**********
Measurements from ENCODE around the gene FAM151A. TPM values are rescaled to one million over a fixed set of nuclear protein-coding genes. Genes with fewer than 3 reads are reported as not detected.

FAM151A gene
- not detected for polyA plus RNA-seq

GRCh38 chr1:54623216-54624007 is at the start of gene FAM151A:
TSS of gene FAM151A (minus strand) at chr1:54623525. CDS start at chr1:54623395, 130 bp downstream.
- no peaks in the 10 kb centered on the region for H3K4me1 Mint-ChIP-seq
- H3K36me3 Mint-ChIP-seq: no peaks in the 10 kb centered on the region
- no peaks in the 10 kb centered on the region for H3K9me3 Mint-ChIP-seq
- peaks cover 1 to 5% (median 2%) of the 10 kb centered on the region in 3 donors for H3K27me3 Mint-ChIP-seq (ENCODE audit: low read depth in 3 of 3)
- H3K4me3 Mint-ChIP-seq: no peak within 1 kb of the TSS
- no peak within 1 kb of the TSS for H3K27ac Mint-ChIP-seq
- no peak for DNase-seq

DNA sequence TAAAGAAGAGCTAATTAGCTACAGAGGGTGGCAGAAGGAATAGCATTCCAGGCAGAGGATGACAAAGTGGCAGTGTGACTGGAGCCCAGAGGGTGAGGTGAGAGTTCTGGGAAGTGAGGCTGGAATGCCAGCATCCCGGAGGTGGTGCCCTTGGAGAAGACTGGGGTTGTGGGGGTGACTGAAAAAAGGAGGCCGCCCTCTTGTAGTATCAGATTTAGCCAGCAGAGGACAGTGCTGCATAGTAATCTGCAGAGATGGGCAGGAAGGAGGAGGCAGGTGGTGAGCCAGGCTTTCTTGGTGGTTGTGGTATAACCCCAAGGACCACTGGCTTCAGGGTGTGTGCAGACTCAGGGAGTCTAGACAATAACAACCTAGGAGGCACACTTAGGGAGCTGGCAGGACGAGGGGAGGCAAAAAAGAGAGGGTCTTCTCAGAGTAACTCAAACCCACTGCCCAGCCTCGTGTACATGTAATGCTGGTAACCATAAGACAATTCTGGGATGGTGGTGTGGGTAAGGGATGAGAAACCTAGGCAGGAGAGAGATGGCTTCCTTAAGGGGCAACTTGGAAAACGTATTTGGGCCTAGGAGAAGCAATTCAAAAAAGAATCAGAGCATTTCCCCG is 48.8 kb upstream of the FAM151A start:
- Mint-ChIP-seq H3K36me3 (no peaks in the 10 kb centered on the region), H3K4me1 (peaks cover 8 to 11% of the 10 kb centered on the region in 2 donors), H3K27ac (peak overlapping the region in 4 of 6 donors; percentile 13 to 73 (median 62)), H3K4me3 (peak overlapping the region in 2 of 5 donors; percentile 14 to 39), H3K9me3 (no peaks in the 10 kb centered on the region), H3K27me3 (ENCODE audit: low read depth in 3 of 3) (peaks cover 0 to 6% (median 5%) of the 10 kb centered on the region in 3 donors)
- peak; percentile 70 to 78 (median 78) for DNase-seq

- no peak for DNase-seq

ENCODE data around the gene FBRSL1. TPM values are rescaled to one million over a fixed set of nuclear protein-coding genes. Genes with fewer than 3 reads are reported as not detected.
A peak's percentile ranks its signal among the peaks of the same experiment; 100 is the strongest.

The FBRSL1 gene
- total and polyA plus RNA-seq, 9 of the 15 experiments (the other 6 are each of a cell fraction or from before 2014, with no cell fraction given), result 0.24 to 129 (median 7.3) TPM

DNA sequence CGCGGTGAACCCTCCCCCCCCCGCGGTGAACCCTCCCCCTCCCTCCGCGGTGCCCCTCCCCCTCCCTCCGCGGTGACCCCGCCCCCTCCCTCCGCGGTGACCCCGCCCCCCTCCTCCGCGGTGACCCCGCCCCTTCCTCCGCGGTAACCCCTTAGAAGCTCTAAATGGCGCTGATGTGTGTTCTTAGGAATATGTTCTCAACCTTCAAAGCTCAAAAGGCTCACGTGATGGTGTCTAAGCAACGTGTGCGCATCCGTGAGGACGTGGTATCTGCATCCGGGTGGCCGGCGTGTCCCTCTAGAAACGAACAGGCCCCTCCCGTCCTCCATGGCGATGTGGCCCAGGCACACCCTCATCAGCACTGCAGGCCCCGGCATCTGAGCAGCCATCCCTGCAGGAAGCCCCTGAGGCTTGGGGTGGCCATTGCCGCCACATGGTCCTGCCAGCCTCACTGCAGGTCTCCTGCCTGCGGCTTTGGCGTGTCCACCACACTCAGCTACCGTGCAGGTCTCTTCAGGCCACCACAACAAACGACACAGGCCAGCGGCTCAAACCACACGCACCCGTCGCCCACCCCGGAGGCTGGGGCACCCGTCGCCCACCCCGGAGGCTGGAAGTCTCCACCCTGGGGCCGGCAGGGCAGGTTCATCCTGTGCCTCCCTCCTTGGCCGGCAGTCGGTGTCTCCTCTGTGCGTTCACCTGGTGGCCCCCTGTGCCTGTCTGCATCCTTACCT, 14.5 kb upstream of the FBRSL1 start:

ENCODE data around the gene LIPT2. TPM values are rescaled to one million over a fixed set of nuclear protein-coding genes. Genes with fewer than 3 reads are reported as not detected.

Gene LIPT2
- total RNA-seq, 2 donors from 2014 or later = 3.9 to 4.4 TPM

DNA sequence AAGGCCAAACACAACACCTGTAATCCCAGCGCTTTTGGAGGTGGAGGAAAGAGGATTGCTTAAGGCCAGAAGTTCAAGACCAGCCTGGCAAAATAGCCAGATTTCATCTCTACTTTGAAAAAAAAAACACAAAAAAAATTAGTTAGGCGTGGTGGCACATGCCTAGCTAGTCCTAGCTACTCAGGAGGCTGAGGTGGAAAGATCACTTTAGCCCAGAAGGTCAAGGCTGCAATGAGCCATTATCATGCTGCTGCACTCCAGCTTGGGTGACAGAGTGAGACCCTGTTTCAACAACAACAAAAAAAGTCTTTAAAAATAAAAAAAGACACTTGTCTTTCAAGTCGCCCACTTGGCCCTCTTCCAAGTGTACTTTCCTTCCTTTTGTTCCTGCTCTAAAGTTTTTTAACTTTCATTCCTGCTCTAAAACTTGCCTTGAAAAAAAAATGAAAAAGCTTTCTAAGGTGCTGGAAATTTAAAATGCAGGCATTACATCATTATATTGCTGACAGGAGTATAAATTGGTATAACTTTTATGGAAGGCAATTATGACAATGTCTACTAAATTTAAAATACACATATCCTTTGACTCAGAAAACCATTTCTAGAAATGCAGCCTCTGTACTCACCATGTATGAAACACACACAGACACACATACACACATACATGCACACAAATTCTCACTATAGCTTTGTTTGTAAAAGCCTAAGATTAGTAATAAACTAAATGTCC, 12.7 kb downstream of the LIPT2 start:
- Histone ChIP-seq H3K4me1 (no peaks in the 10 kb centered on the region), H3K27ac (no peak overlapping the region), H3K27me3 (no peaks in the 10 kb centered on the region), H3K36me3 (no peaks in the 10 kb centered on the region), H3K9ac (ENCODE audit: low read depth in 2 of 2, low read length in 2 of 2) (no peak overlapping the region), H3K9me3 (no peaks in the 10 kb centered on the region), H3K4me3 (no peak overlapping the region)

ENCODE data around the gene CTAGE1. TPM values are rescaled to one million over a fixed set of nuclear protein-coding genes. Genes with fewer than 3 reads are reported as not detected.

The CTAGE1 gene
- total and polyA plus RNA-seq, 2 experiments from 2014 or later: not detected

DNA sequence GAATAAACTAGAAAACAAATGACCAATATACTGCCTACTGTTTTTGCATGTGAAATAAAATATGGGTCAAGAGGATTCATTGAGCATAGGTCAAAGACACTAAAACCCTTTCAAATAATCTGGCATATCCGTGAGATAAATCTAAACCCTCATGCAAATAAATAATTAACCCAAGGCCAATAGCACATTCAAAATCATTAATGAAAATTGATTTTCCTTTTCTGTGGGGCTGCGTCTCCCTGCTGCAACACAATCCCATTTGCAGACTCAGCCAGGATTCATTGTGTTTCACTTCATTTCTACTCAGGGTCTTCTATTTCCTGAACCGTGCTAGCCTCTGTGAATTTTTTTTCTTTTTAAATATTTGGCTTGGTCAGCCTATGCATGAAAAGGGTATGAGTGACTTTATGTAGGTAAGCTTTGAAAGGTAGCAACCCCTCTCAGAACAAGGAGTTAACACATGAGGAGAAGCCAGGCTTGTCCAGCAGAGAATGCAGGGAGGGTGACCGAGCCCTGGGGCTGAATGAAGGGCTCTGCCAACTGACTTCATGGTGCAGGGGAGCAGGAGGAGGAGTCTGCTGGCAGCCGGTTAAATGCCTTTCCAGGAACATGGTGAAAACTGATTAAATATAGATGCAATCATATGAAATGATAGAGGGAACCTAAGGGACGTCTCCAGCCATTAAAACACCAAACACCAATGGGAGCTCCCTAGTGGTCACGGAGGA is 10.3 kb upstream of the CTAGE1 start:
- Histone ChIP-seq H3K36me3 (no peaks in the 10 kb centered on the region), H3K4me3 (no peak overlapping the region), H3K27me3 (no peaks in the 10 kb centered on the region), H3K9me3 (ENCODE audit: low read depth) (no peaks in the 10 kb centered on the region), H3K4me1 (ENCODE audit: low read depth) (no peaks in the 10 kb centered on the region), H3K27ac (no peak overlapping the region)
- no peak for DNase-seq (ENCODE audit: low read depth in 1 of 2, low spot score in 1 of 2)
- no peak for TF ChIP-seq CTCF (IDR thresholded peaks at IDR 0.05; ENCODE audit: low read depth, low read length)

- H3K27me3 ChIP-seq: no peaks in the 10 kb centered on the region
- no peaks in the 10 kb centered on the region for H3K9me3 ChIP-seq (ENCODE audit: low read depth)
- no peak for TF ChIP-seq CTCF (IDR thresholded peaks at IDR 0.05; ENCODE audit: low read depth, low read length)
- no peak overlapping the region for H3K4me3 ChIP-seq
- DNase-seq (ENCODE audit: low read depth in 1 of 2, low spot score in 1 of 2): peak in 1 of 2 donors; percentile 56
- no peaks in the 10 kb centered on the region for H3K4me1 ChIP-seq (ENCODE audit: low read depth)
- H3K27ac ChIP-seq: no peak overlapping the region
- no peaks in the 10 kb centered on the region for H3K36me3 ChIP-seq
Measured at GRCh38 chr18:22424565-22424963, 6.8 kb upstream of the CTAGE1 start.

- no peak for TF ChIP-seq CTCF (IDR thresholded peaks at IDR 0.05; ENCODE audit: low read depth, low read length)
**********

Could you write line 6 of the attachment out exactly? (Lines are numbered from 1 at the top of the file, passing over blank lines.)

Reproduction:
- no peaks in the 10 kb centered on the region for H3K4me1 Mint-ChIP-seq